Based on the results of the poll, I will be seeking interest in three specific areas for a future tour. Like the Highland tour, these will likely be a one-off rather than ongoing.

The second place that came through with strong interest was the Borders. If I get enough interest, I will organize a tour for 2020.

The main archives are in Hawick where there is a ScotlandsPeople Hub. Accommodations in Hawick are somewhat limited so we would likely stay in Melrose as our base. The Borders Family History Society is located in Galashiels.

This research trip is specific to the Borders region – the counties of: Berwickshire, Peebleshire, Selkirkshire and Roxburghshire. It does NOT include Dumfries and Galloway or the Solway Coast.

In addition to research time, I would offer the opportunity to see the major points of interest in the Borders: Sir Walter Scott’s Courtroom and his home, Abbotsford, Melrose, Jedburgh or Dryburgh Abbies, The Textile Towerhouse. There would also be time to spend a day or half day wandering around the towns associated with the Borders – Kelso, Roxburgh, Melrose, Selkirk and Peebles.

The tour would likely be a week in length. Getting to and from Melrose would be the tour participant's responsibility.

If you have an interest in researching, or indeed just touring the Borders, let me know and if I get enough interest, I will begin the planning process. I would need about 12-14 people to make this work.

Monday, 17 December 2018

Seeking Interest in a Genealogy Tour to Orkney

Do you have Orcadian roots?



Last month, I sent out a poll asking people about specific localized regions that might be of interest for a future genealogy tour. In addition to the three choices I listed, people were invited to let me know where THEY might like to have a tour.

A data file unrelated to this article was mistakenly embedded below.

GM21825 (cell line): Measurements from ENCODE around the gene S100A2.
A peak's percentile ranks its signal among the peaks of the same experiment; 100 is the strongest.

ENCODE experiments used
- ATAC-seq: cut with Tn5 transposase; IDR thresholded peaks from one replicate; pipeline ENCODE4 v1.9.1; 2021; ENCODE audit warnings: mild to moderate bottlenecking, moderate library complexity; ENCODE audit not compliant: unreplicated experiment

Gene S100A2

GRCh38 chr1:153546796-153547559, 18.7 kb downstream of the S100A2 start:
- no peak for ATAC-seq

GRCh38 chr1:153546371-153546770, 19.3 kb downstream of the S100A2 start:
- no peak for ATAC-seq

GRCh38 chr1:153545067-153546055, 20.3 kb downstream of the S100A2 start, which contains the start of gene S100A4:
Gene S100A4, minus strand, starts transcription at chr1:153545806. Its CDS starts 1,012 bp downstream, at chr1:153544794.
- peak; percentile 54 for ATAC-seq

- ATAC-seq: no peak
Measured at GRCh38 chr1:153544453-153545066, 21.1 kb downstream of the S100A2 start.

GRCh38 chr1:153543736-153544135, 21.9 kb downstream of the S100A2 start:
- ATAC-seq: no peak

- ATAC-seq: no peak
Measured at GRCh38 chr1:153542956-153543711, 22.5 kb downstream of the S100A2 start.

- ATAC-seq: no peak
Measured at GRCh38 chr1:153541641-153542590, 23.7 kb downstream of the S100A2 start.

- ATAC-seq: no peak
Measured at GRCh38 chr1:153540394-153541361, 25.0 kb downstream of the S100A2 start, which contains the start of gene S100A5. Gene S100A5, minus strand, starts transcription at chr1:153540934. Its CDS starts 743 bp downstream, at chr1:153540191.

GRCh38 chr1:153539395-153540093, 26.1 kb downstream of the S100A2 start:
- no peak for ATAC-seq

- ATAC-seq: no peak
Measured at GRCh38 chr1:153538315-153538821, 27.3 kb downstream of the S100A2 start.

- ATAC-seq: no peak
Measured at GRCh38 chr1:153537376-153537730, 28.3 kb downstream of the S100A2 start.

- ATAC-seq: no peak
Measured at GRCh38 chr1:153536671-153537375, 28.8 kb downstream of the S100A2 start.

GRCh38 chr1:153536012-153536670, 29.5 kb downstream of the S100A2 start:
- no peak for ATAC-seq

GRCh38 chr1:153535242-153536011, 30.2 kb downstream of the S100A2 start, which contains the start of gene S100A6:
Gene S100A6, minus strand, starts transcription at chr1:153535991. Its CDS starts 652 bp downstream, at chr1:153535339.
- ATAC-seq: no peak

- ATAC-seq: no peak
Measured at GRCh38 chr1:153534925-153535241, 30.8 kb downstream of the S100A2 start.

Based on the results of the poll, I will be seeking interest in three specific areas for a future tour. Like the Highland tour, these will likely be a one-off rather than ongoing.

The first place that came through with strong interest was Orkney. If I get enough interest, I will organize a tour for May 2020.

The days are 18 hours long in Orkney in May, with several hours of twilight after sundown. The main archives are in Kirkwall, so that would be our base. The Orkney Family History Society is located within the Archives.

In addition to research time, I would offer the opportunity to see the major points of interest on Mainland Orkney: Skara Brae, Ring of Brodgar Standing Stones, Stenness Standing Stones and the Italian Chapel. There would also be time to spend a day or half day wandering along the streets of Stromness where the HBC ships recruited men to work at York Factory in Manitoba. And of course, plenty of time to visit Kirkwall where the magnificent St Magnus Cathedral is dominant.

The tour would likely be a week in length. Getting to and from Kirkwall would be the tour participant's responsibility.

If you have an interest in researching, or indeed just touring Orkney, let me know and if I get enough interest, I will begin the planning process. I would need about 10-12 people to make this work.